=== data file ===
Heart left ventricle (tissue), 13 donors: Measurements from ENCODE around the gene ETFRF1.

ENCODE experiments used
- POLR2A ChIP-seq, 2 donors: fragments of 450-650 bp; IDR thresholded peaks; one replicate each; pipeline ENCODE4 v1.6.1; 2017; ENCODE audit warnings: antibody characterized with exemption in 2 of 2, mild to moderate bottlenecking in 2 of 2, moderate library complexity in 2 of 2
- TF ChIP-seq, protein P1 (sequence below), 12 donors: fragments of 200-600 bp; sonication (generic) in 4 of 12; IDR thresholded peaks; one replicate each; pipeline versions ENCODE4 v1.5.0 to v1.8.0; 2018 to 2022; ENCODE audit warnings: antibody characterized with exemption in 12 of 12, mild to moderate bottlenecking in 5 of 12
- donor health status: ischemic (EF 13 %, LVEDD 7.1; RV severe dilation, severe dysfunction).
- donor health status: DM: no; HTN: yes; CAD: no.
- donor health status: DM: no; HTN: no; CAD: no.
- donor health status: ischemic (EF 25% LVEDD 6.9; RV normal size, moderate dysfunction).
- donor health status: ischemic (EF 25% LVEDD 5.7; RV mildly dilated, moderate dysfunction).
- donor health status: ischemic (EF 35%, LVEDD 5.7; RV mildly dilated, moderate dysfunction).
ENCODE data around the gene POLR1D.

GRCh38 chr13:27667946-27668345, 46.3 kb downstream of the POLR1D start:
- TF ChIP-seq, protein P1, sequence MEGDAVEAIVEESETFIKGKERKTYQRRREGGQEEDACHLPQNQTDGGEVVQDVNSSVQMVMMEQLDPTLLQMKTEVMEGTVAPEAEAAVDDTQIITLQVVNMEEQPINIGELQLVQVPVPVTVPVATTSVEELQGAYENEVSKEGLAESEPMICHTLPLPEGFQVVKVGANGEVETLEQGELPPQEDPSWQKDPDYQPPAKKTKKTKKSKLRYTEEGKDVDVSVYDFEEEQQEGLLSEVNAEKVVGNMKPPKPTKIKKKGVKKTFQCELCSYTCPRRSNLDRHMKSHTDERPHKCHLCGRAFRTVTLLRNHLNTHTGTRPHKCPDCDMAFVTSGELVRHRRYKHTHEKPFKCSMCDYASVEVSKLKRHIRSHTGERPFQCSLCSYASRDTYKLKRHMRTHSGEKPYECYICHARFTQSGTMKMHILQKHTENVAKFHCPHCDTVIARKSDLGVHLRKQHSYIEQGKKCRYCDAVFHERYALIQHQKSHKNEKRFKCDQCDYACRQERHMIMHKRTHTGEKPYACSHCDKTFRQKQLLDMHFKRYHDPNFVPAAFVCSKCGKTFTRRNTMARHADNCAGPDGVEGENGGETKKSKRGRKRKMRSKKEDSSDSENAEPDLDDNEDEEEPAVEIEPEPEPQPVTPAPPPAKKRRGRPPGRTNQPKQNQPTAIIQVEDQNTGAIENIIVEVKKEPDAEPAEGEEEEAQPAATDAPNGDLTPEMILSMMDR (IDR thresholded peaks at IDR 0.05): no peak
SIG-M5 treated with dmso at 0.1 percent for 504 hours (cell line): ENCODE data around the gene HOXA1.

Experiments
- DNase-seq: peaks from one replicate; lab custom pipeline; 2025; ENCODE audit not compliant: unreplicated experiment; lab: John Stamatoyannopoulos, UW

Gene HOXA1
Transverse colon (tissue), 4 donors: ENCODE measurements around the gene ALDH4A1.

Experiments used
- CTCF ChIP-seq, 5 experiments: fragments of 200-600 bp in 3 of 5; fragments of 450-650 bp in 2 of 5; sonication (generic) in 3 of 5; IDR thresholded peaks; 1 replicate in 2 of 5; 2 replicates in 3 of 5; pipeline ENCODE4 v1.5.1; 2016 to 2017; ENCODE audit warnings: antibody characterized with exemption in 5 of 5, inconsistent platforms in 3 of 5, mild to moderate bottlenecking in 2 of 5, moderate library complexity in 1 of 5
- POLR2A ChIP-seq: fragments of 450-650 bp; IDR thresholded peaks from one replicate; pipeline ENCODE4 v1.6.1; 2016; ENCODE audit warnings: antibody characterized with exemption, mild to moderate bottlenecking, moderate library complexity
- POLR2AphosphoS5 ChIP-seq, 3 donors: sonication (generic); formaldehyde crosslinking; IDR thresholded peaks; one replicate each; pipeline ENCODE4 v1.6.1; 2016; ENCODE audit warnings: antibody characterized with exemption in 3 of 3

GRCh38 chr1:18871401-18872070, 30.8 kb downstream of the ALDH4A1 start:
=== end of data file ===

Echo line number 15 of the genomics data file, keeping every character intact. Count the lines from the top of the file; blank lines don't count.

Experiments